Details of Publication 635 for Project A417:

Peeters G, Tett S, Duncan E, Mishra G & Dobson A. Osteoporosis medication dispensing for older Australian women from 2002 to 2010: influences of publications, guidelines, marketing activities and policy. Pharmacoepidemiology & Drug Safety, 2014; 23(12): 1303-1311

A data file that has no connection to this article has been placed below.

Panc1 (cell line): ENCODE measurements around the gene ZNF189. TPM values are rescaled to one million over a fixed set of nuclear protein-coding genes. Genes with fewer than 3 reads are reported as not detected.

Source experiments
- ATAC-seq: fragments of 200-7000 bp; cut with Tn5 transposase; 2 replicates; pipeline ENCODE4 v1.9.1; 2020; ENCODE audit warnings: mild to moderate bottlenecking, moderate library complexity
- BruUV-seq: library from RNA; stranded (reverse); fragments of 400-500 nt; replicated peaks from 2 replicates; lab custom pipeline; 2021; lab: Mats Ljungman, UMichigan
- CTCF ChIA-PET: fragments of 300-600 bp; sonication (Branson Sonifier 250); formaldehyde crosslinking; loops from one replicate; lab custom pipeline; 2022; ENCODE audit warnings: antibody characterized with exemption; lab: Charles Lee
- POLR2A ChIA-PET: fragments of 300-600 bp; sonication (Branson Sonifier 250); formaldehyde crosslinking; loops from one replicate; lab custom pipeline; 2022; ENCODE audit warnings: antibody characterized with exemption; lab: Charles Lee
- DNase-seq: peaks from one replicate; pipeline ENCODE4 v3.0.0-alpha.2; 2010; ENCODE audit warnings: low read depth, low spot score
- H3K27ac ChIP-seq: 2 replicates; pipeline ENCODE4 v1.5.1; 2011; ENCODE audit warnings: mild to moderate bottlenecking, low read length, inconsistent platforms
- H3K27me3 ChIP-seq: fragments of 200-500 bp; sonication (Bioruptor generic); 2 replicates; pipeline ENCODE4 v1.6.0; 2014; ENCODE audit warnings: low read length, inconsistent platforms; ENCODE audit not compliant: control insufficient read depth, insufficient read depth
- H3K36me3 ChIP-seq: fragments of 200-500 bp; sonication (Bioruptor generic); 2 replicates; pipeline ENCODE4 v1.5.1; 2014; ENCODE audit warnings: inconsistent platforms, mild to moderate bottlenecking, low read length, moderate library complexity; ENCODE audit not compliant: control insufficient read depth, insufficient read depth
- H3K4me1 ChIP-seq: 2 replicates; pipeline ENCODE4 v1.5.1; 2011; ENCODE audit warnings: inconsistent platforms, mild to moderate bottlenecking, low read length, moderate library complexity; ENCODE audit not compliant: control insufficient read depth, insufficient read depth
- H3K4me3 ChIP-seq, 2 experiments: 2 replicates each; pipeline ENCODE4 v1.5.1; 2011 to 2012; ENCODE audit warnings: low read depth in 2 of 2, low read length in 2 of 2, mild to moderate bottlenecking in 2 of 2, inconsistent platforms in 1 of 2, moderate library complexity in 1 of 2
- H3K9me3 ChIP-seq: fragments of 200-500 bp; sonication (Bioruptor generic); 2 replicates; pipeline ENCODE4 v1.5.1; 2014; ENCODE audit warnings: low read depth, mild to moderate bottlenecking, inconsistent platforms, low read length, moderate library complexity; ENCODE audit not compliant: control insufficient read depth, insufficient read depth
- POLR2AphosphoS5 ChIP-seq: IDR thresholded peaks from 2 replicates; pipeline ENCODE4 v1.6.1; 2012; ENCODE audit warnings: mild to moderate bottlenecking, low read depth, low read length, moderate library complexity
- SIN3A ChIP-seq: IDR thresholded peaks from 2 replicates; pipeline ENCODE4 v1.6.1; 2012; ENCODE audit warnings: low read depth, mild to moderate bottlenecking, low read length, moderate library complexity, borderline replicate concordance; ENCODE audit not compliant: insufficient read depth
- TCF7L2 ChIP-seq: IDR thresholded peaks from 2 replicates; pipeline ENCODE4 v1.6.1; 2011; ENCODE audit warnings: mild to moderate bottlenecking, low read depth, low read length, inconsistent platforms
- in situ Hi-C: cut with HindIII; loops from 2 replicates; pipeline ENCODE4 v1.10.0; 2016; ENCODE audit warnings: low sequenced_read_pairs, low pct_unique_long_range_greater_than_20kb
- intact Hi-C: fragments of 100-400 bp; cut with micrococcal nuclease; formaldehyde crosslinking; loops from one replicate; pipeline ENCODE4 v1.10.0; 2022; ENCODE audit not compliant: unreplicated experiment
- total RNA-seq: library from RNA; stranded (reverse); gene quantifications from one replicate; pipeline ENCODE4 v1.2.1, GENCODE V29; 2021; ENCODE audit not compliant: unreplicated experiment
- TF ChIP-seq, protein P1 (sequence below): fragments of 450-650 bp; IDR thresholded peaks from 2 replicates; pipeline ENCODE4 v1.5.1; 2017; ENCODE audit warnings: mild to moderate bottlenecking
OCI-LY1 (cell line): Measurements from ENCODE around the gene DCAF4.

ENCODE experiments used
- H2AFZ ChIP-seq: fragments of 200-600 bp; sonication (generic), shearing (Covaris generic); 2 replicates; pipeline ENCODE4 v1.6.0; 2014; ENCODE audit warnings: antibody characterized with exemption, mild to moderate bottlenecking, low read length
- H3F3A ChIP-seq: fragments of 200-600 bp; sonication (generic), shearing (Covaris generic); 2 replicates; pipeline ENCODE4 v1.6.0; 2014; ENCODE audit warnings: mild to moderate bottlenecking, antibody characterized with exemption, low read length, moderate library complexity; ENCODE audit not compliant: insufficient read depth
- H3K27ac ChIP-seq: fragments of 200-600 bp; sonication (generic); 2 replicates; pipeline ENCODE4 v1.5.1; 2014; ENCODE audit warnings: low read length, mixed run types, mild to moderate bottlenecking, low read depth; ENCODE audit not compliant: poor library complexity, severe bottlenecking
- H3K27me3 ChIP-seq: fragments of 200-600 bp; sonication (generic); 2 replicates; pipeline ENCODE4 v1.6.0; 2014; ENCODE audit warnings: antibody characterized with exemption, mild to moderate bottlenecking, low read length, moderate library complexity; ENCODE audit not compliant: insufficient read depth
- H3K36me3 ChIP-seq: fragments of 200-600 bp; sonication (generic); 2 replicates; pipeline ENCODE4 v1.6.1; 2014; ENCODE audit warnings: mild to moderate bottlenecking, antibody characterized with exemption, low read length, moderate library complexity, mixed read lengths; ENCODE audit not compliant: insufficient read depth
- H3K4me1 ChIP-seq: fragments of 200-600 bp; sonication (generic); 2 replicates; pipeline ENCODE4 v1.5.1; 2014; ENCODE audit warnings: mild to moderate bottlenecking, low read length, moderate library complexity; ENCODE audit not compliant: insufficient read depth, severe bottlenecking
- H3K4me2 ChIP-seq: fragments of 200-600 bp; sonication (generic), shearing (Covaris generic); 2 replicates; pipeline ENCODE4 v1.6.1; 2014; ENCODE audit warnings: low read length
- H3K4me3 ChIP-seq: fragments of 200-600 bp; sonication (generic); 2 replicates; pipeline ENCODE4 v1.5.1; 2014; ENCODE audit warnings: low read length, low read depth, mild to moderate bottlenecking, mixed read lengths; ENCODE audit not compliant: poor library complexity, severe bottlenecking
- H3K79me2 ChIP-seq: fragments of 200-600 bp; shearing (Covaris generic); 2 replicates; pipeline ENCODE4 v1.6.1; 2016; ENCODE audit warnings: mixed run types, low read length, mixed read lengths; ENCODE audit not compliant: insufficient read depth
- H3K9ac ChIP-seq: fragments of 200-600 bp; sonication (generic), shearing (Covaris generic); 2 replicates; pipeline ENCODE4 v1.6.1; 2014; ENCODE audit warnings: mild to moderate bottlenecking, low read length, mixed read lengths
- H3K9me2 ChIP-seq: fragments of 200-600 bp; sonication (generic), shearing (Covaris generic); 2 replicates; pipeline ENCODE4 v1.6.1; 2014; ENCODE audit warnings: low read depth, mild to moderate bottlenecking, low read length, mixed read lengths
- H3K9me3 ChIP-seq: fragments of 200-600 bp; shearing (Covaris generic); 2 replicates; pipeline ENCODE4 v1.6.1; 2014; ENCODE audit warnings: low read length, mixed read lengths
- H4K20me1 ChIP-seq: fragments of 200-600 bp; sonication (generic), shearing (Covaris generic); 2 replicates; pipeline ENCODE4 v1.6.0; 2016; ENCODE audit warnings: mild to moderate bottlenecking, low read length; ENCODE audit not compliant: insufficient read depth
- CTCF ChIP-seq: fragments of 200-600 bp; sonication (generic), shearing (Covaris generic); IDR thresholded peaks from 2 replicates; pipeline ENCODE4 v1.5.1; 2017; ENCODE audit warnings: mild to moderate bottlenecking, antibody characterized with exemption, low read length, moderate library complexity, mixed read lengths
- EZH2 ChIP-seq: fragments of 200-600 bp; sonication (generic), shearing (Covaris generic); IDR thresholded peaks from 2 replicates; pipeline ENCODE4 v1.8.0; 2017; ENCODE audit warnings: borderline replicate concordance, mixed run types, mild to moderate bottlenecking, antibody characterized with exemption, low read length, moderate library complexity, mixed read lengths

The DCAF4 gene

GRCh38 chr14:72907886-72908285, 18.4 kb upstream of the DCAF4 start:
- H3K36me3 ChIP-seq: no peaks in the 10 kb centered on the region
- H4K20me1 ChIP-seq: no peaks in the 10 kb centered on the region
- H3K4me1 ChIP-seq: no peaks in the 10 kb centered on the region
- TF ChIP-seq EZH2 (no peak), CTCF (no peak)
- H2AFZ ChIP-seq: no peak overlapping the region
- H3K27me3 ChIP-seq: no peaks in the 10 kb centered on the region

Purpose : Developments in anti-osteoporosis medications (AOM) have led to changes in guidelines and policy, which, along with media and marketing strategies, have had an impact upon the prescribing of AOM. The aim was to examine patterns of AOM dispensing in older women (aged 76-81 years at baseline) from 2002 to 2010.Methods: Administrative claims data were used to describe AOM dispensing in 4649 participants (born in 1921-1926 and still alive in 2011) in the Australian Longitudinal Study on Women’s Health. The patterns were interpreted in the context of changes in guidelines, indications for subsidy, publications (scholarly and general media), and marketing activities.Results: Total use of AOM increased from 134 DDD/1000/day in 2002 to 216 DDD/1000/day in 2007, but then decreased to 184 DDD/1000/day in 2010. Alendronate was the most commonly dispensed AOM but decreased from 2007, while use of risedronate (2002 onward), strontium ranelate (2007 onward) and zoledronic acid (2008 onward) increased. Etidronate and HRT prescriptions gradually decreased over time. The decline in alendronate dispensing coincided with increases of other bisphosphonates and publicity about potential adverse effects of bisphosphonates, despite relaxing indications for bone density testing and subsidy for AOM. Conclusions: Overall dispense of AOM from 2002 reached a peak in 2007 and thereafter declined despite increases in therapeutic options and improved subsidized access. The recent decline in overall AOM dispensing seems to be explained largely by negative publicity rather than specific changes in guidelines and policy.